Wednesday, July 17, 2013

work explosion!

It's been a very full week! On Monday I was informed that it was my last day at my job of the past two and a half years. The head of HR was extremely gracious and kind, and treated me like a trusted colleague: I had time to clean the personal stuff off my laptop, send a calm, loving goodbye email, and wander around saying farewell to whoever I could manage.

It's always tempting to try and give people a narrative when you're shown the door. I've been strenuously avoiding that, but in the face of numerous emails saying "I didn't even know you were leaving, I'm sorry I didn't get a chance to say goodbye," I have to respond that it was a surprise to me too. It's important to me that these people, who I care about, know that I wouldn't just leave without warning or saying goodbye.

I've now talked to every available source, and I think I have a decent picture of what happened. Conclusion: what a clusterfuck. Time to move on, then.

As it happened, I was completely burned out and trying to switch teams so I could get a fresh start on something else. The outcome of that conversation was what told me it was time to go. On Monday morning I also got two informal job offers (where they say "please come work here, we're getting the numbers ready"), so I was already a little disoriented when The Fateful Meeting came. By the time I got home I couldn't really carry on a conversation.

I've had a couple of days to settle, and I'm wrangling the end of the job-search process. I despise interviewing, and I'm only erratically good at it, so to some extent I end up only at companies that see the value in me beyond my not-very-dazzling ability to solve programming problems. I've managed to tune the search process pretty well, so that all the possibilities condense relatively quickly into a clear choice. It's never quick enough for the companies' taste, but they can cope: hiring is incredibly difficult and expensive, and especially in the current environment and with people at my level, they can't afford to be petty and withdraw offers that don't get a quick enough response.

(I actually spent 20 hours in Boston last weekend for an interview, and I was explaining to my parents that it costs so much to hire one person that the $1300 it took to fly me out there doesn't even register. One way to measure the cost is to note that tech companies commonly offer referral bonuses of $5,000, and often $10,000 or $15,000, and they consider that a bargain.)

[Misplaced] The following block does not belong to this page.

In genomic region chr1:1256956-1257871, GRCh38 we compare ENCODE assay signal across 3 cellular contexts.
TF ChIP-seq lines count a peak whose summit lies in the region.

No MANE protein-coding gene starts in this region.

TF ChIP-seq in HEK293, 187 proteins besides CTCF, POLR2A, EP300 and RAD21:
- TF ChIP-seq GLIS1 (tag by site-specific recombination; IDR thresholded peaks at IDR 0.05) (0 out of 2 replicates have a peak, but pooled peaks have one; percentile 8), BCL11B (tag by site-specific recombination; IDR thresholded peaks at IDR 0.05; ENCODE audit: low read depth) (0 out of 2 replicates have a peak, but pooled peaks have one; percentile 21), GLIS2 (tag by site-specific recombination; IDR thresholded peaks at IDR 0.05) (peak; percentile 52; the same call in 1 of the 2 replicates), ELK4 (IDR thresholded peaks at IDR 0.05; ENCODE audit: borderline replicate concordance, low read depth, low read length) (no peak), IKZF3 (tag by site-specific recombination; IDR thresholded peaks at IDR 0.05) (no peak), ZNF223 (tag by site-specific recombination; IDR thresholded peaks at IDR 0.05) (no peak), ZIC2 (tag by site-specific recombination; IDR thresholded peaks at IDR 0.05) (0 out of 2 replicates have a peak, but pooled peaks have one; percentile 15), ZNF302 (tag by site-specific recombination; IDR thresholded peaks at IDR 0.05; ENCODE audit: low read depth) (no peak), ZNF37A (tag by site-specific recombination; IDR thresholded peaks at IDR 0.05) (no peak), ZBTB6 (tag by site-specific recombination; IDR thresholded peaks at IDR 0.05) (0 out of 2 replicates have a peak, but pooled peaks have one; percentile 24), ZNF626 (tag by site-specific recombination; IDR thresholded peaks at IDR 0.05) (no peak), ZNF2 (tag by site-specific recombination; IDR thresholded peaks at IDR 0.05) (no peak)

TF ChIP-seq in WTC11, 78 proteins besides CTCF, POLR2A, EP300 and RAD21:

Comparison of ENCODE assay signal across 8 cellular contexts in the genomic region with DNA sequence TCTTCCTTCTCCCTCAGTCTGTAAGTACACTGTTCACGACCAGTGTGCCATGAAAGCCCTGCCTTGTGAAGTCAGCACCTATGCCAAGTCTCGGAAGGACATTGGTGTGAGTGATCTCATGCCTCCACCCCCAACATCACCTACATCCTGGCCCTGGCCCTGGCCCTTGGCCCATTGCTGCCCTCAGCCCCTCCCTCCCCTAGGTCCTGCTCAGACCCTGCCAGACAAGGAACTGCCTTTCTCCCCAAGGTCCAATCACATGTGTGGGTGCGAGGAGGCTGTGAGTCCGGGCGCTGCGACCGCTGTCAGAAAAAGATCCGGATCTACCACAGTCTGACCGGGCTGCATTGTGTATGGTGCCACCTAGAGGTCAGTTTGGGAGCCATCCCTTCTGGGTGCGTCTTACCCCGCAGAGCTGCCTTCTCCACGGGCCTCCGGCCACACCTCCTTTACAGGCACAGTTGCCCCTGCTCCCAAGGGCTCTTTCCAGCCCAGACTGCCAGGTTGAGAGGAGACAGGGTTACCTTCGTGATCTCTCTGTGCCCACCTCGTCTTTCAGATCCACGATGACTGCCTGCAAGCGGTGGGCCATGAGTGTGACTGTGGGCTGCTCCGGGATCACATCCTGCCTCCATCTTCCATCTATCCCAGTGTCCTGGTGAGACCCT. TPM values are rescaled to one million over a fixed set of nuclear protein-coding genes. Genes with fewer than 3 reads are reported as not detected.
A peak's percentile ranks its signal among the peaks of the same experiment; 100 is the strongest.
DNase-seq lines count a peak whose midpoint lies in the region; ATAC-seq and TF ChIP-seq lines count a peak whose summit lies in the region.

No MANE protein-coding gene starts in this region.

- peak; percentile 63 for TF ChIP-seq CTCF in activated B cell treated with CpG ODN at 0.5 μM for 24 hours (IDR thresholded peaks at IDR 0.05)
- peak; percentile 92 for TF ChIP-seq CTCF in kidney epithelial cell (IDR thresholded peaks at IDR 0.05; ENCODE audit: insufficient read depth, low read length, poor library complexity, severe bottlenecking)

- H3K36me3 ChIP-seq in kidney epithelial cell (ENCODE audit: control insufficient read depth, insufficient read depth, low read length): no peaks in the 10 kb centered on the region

We're in the condensing period now, the home stretch, which is nice, because then this part will be over. I'll have a job somewhere, and life will go on to the next thing.

I have one offer outstanding from a really excellent company, and the hiring manager has been terrific at listening and working with what I say about my experience. I noticed today that while I am more stressed, trying to manage everyone's expectations and communicate in a kind but firm way, he is also stressed! They really want me to work there; hiring at my level is practically impossible right now, especially once you filter out for culture fit and temperament. I was reflecting on how universally stressful the process is:

  • Recruiters get judged, one way or another, on the success of the hiring process.
  • Hiring managers need people.
  • Candidates need jobs.
This means that at every transition in the process--failing the phone screen, not getting an offer, turning down an offer--someone gets screwed, or disappointed, or kept from their goals. Usually several someones. Even when a candidate fails the interview, the company has lost precious employee time down a black hole.

I'm pretty beat, from the endless phone calls and emails and introductory talks and interviews. I'm glad it'll be over soon, and then I can start actual work, which is often a lot less work than trying to find work.

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